Centerbase is very excited to now offer accrual-based accounting.
There are two basic methods of accounting: Cash and Accrual. The main difference between the two is the timing of when revenue and expenses are recognized. Cash accounting recognizes revenue and expenses when cash exchanges hands - when incoming payments are received and when outgoing payments are made. Accrual accounting recognizes revenue and expenses when incurred – when the service is delivered to the client with the expectation that money will be received in the future and when expenses are recorded despite there being no cash being paid out for those expenses. Although cash accounting is “easier”, accrual accounting portrays a more accurate picture of a company’s health by including accounts payable and accounts receivable.
When switching from cash to accrual accounting in Centerbase:
The balance sheet will now include both accounts receivable and accounts payable accounts. These two accounts keep track of what the firm is owed from its clients and what it owes to its vendors. In cash accounting, these accounts are not necessary since revenue and expenses are only recorded when cash has exchanged hands.
Contra-income accounts for discounts and credits will be added to the profit and loss statement as well to keep a record of discounts, credits and write-offs to client bills. Again, these accounts are not necessary in cash accounting because revenue is not recorded until payment is received. Typically, all credits would have been accounted for before the client pays its bill.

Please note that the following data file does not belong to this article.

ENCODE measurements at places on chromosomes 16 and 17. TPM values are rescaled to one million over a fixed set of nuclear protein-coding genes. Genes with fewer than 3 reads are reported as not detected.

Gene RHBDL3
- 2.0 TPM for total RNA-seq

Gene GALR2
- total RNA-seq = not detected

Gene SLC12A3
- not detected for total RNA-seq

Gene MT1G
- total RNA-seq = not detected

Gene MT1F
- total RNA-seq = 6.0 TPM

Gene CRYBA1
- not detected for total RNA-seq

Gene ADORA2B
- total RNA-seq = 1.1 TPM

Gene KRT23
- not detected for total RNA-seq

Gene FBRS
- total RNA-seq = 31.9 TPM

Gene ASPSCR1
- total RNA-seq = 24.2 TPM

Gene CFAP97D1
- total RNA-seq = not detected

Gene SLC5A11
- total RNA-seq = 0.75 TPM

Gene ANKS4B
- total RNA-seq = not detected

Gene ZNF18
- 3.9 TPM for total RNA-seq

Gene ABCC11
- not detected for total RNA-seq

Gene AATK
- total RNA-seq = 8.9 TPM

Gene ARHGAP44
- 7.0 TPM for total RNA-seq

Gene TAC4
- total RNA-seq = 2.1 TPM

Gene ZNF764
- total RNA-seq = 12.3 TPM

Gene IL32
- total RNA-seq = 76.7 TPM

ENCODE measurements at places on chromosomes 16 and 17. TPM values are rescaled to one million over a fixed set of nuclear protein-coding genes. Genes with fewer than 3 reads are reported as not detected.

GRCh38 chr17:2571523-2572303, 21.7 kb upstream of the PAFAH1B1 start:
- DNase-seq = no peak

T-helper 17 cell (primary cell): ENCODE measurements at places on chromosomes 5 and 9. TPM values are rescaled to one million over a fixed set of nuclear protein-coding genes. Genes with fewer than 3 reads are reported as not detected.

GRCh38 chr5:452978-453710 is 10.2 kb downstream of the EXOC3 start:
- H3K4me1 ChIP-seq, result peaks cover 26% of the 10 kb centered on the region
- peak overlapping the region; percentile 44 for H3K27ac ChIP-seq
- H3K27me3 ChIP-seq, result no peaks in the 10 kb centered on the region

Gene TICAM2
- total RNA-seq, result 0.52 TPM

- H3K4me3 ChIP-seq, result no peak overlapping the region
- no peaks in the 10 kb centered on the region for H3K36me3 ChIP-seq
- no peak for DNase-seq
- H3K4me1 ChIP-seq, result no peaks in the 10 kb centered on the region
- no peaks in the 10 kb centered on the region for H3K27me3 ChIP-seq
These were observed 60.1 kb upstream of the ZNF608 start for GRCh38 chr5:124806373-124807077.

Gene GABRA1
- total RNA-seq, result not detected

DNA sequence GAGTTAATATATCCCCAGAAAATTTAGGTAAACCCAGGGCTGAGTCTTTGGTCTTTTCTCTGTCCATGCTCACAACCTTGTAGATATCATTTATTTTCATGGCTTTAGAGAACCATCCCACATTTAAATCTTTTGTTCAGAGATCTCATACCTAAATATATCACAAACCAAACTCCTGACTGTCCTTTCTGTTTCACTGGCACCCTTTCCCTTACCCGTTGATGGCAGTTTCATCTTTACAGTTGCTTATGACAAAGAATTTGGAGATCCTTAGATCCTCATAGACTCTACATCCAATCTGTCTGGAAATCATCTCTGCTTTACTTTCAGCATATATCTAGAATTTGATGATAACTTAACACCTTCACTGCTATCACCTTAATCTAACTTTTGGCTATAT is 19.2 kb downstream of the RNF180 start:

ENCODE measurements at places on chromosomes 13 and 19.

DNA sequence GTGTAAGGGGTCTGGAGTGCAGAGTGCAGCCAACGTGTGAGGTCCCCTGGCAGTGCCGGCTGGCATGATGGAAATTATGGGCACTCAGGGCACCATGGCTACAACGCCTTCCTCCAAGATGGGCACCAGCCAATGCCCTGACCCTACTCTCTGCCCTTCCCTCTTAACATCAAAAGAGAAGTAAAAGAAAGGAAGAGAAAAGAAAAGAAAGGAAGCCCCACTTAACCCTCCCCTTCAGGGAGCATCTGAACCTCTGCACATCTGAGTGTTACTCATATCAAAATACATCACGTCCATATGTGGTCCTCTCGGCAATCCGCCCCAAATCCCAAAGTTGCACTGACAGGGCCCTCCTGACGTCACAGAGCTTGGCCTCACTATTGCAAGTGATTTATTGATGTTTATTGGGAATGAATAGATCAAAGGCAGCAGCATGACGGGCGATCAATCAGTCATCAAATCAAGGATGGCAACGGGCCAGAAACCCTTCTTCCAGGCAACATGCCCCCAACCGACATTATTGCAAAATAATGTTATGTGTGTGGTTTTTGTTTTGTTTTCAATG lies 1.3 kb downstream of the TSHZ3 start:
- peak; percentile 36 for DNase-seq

All that is necessary to get started utilizing accrual accounting in Centerbase is to make a few default system settings changes. This will need to be performed by a user with permissions to set system defaults.
First, in Accounting/General Settings, the accounting method will need to be changed from “Use Cash” to “Use Accrual”.
Further down in the Accounting Settings, the Default Accrual Accounts will also need to be updated.
The accounts used for Discount Account and Credit Account will need to be set up as contra-income accounts on the chart of accounts. These will be the system default accounts but can be overridden at the Client or Matter level, if needed.
The default account that is currently being used for Hard Expenses Advanced should also be used as the Vendor Credit Account. This, too, can be overridden, at the Vendor level if the expenses associated with a particular vendor are typically firm expenses instead of matter expenses.
Centerbase allows a choice of income recognition either (1) at the time of pre-bill generation or (2) at the time of bill posting. If income will be recognized when a pre-bill is posted, it will be necessary to adjust a default Billing System Setting. Under Posting Invoice, the Use Pre-bills box will need to be unchecked.
For purposes of this demonstration, assume income will be recognized upon the posting of a client bill.
When using accrual accounting it is very important to ensure that the issue date is correct when posting a client bill because that will be the date that the income derived from the client bill will be recognized.
Once the client bill has been posted, income recognition can be verified by viewing the Fee Income account. The posted bill will also be added to the Accounts Receivable account on this date.
Likewise, when a vendor bill is created or a check is issued, the Issue Date will be the date the expense will be recognized.
The newly created vendor bill (or issued check) can be found in the designated Vendor Credit Account Account (or expense account, if a firm expense), as well as in Accounts Payable.
When utilizing Accrual Accounting in Centerbase, a very useful feature is the ability to quickly toggle between Cash and Accrual Accounting on financial reports temporarily. This will aid in analyzing both the current cash flow and future financial health of a firm. The toggle can be found at the top of each report.
Please reach out to email@example.com if you have any questions or want further information regarding accrual accounting.